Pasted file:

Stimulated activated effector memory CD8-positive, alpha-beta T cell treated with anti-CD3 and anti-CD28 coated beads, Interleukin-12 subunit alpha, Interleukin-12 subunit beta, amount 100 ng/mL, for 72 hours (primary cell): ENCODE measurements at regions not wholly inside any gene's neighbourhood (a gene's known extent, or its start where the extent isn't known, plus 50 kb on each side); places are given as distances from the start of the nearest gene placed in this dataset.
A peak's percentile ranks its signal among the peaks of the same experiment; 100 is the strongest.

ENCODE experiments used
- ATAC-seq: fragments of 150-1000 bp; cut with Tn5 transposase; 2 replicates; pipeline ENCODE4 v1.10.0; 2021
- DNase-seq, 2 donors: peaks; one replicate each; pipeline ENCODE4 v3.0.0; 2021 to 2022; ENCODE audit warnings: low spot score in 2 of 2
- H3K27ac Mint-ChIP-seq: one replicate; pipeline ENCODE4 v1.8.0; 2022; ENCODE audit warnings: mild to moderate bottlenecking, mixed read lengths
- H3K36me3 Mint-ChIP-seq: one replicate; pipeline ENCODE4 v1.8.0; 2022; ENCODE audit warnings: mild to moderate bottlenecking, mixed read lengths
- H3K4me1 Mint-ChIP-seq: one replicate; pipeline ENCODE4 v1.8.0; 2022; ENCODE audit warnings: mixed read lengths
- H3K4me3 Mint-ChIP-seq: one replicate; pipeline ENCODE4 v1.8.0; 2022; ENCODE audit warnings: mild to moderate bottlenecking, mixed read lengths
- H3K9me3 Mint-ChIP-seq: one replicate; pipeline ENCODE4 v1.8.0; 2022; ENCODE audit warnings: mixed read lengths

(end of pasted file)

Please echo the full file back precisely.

Stimulated activated effector memory CD8-positive, alpha-beta T cell treated with anti-CD3 and anti-CD28 coated beads, Interleukin-12 subunit alpha, Interleukin-12 subunit beta, amount 100 ng/mL, for 72 hours (primary cell): ENCODE measurements at regions not wholly inside any gene's neighbourhood (a gene's known extent, or its start where the extent isn't known, plus 50 kb on each side); places are given as distances from the start of the nearest gene placed in this dataset.
A peak's percentile ranks its signal among the peaks of the same experiment; 100 is the strongest.

ENCODE experiments used
- ATAC-seq: fragments of 150-1000 bp; cut with Tn5 transposase; 2 replicates; pipeline ENCODE4 v1.10.0; 2021
- DNase-seq, 2 donors: peaks; one replicate each; pipeline ENCODE4 v3.0.0; 2021 to 2022; ENCODE audit warnings: low spot score in 2 of 2
- H3K27ac Mint-ChIP-seq: one replicate; pipeline ENCODE4 v1.8.0; 2022; ENCODE audit warnings: mild to moderate bottlenecking, mixed read lengths
- H3K36me3 Mint-ChIP-seq: one replicate; pipeline ENCODE4 v1.8.0; 2022; ENCODE audit warnings: mild to moderate bottlenecking, mixed read lengths
- H3K4me1 Mint-ChIP-seq: one replicate; pipeline ENCODE4 v1.8.0; 2022; ENCODE audit warnings: mixed read lengths
- H3K4me3 Mint-ChIP-seq: one replicate; pipeline ENCODE4 v1.8.0; 2022; ENCODE audit warnings: mild to moderate bottlenecking, mixed read lengths
- H3K9me3 Mint-ChIP-seq: one replicate; pipeline ENCODE4 v1.8.0; 2022; ENCODE audit warnings: mixed read lengths